I have the sneaking suspicion that Viktor Orbán's weekend activities didn't help his cause. Surely, he meant to bolster his party's popularity but he seems to be repeating the same mistakes he committed in the past which twice contributed to his party's electoral defeat. Once in 2002 and again in 2006. These mistakes can be summarized in one phrase: an inordinate amount of self-confidence. For some time now Orbán has been telling the world that the election is already won. The socialist-liberal camp doesn't have a chance. This repeated reference to certain victory might not be the best strategy. If the election is already decided, the Fidesz voters might think that rushing to the polls is really not that important.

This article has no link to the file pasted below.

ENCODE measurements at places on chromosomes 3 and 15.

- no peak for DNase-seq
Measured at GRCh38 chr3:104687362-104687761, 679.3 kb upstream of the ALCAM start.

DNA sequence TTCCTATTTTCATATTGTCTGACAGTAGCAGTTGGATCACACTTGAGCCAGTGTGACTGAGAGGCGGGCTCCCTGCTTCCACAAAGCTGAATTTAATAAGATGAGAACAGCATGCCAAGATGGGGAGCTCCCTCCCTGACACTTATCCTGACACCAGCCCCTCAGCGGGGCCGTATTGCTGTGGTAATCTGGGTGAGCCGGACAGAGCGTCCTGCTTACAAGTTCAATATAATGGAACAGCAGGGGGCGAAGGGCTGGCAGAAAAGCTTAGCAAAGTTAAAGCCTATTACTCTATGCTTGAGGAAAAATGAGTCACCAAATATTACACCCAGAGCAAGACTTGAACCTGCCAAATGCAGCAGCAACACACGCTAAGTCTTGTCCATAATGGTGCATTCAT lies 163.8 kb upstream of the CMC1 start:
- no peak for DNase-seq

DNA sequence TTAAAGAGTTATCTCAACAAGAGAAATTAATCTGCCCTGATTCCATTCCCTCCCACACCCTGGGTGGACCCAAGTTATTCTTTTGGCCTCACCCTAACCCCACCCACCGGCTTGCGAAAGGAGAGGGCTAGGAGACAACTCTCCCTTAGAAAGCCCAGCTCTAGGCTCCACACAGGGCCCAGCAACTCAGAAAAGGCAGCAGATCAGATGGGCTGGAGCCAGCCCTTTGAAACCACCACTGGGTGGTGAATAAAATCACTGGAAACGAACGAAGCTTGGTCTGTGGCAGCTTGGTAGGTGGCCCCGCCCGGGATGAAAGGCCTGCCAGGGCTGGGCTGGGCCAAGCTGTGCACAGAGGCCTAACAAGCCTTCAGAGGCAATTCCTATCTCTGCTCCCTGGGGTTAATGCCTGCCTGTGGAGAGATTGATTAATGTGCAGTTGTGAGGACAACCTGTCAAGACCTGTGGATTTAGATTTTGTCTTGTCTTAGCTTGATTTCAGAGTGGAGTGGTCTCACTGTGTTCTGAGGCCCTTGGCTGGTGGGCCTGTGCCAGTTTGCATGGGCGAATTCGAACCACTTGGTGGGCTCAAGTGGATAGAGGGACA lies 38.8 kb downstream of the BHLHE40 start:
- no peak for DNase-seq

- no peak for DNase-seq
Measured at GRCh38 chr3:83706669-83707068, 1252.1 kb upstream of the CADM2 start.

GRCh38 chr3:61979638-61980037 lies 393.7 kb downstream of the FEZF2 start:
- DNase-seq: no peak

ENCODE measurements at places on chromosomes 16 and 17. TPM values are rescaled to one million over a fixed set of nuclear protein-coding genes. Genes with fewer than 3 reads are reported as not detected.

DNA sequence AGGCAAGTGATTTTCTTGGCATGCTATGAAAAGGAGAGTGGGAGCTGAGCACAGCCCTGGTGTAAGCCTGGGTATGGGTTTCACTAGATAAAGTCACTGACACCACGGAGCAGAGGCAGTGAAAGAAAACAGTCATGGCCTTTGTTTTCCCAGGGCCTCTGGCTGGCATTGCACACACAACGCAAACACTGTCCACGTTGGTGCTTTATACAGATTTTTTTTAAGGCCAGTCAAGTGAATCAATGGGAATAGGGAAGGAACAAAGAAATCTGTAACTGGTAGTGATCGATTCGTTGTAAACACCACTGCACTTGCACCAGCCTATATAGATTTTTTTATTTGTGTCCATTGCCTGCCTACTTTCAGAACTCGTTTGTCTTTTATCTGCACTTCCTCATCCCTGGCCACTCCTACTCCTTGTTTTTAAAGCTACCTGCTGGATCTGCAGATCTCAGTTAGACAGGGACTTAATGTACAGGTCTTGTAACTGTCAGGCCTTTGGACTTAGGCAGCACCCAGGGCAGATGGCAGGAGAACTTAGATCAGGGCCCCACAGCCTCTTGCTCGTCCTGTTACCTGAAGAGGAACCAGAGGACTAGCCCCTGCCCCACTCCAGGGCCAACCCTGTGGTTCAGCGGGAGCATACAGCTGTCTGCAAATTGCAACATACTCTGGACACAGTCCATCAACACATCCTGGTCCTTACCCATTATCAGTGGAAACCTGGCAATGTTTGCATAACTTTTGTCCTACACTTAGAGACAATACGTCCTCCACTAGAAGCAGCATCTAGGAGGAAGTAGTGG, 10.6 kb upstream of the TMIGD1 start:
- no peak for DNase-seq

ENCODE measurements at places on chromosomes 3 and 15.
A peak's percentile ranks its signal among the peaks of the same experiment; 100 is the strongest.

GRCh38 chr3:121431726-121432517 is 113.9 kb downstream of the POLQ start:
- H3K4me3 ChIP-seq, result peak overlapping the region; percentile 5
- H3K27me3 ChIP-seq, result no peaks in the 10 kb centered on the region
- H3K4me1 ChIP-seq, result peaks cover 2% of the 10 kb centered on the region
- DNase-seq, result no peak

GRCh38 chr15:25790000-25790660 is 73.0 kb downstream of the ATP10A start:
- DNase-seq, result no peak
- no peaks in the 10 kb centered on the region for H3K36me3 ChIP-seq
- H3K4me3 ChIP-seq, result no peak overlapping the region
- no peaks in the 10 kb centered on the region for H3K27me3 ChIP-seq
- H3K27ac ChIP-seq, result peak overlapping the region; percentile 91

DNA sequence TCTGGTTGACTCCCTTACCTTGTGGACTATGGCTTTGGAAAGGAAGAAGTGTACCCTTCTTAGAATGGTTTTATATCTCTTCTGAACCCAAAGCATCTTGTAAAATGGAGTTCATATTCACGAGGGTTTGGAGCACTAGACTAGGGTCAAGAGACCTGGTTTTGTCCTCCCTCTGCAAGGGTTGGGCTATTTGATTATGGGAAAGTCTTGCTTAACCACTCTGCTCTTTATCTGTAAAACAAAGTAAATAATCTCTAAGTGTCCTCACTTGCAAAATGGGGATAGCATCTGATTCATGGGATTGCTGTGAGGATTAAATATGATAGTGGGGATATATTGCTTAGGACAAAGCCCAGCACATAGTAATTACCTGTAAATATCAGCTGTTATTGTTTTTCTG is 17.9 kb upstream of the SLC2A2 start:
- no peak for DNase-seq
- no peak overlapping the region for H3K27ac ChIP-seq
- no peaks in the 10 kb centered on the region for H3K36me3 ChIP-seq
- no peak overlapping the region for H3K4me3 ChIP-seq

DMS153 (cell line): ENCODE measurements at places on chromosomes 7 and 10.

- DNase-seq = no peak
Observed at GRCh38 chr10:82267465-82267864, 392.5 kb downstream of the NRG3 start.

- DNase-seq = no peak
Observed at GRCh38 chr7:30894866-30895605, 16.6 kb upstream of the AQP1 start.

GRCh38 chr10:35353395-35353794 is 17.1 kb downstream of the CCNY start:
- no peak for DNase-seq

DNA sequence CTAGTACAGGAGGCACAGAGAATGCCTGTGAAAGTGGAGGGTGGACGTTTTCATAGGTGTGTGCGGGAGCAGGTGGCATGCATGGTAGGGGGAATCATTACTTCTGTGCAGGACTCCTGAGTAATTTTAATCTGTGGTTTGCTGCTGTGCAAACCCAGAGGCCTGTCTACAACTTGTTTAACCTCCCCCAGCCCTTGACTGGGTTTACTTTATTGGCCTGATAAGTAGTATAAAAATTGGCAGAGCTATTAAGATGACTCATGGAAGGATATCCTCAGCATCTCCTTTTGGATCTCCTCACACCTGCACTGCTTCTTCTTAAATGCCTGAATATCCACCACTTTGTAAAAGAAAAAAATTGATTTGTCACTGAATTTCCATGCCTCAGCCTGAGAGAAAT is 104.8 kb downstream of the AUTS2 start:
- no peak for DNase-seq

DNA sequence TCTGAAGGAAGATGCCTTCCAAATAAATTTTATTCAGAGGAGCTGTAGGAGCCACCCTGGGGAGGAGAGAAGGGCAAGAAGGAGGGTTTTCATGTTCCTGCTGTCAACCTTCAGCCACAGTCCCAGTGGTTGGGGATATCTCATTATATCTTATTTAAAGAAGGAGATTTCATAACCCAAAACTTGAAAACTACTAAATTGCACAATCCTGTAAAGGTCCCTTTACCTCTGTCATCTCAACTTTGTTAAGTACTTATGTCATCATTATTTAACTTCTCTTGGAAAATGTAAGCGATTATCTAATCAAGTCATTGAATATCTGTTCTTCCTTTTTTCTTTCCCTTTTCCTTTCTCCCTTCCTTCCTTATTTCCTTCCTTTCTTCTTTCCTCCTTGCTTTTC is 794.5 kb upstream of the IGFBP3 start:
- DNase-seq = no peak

Viktor Orbán's other misstep in my opinon is putting too much emphasis on retribution. Fidesz politicians keep saying that as soon as they win the elections there will be a thorough cleansing of the whole administration. Rumor has it that 1,500 people will be sacked from the ministries, some people will be sent to jail for their alleged political mistakes, and thousands will be dragged to court because of alleged misappropriation of funds. Those people who have been taking part in running the country and its institutions are surely afraid. But even members of the ever shrinking liberal media are worried. It is quite clear that if Orbán becomes prime minister, the government will have total control over public television and radio. One telling sign is that for the last two years there has been no official head of Magyar Televízió (MTV) because right-wing so-called civic leaders in the service of Fidesz refuse to accept anyone. Four candidates, four failures. Surely, Fidesz wants to have its own director of MTV. This kind of promised witchhunt might inspire the currently apathetic voters on the left to become more active. Orbán should remember that his voting base is the same as it was four or eight years ago. His incredible lead in the polls is misleading due to the large group of undecided voters. If these people get scared enough, the situation might not be as rosy as Orbán currently imagines.